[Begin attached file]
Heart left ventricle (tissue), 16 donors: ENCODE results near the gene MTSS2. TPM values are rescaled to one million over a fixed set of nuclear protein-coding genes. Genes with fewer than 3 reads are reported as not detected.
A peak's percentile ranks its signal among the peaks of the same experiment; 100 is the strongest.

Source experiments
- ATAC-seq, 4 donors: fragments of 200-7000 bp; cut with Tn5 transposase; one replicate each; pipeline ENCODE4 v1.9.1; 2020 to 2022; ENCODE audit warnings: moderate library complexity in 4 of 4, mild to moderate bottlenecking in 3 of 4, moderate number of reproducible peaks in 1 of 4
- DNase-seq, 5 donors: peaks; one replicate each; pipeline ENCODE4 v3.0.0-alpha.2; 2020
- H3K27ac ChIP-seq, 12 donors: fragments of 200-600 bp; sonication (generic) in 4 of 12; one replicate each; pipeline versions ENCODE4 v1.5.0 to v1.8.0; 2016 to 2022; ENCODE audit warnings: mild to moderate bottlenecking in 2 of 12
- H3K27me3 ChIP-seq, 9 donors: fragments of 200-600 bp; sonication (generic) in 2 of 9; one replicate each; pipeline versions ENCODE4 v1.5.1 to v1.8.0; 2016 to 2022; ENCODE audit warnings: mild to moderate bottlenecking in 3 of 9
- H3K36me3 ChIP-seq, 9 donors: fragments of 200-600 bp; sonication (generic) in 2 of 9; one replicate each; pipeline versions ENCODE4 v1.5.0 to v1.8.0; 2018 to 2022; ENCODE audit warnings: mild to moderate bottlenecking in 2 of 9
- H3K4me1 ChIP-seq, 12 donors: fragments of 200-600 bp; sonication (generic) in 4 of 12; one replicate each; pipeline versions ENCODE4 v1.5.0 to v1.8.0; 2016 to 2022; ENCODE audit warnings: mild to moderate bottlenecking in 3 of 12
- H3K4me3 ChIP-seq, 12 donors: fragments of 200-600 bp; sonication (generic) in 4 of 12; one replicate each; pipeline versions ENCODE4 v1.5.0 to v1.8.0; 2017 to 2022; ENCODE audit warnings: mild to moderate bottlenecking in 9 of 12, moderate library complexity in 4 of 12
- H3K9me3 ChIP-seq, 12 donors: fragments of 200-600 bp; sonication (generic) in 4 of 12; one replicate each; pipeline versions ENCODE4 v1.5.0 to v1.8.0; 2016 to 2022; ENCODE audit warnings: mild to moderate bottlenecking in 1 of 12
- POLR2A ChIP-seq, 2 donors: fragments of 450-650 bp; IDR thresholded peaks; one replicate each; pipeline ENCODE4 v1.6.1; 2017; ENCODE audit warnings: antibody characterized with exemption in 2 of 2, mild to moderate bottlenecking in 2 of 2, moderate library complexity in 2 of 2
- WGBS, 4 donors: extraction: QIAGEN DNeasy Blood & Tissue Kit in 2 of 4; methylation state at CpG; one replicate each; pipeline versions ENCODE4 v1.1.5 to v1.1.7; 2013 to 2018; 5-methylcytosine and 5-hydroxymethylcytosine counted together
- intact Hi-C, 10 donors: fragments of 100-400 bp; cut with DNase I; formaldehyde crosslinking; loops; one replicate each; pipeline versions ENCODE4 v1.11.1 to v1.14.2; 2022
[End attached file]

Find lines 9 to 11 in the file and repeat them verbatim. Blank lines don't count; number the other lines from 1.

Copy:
- H3K4me1 ChIP-seq, 12 donors: fragments of 200-600 bp; sonication (generic) in 4 of 12; one replicate each; pipeline versions ENCODE4 v1.5.0 to v1.8.0; 2016 to 2022; ENCODE audit warnings: mild to moderate bottlenecking in 3 of 12
- H3K4me3 ChIP-seq, 12 donors: fragments of 200-600 bp; sonication (generic) in 4 of 12; one replicate each; pipeline versions ENCODE4 v1.5.0 to v1.8.0; 2017 to 2022; ENCODE audit warnings: mild to moderate bottlenecking in 9 of 12, moderate library complexity in 4 of 12
- H3K9me3 ChIP-seq, 12 donors: fragments of 200-600 bp; sonication (generic) in 4 of 12; one replicate each; pipeline versions ENCODE4 v1.5.0 to v1.8.0; 2016 to 2022; ENCODE audit warnings: mild to moderate bottlenecking in 1 of 12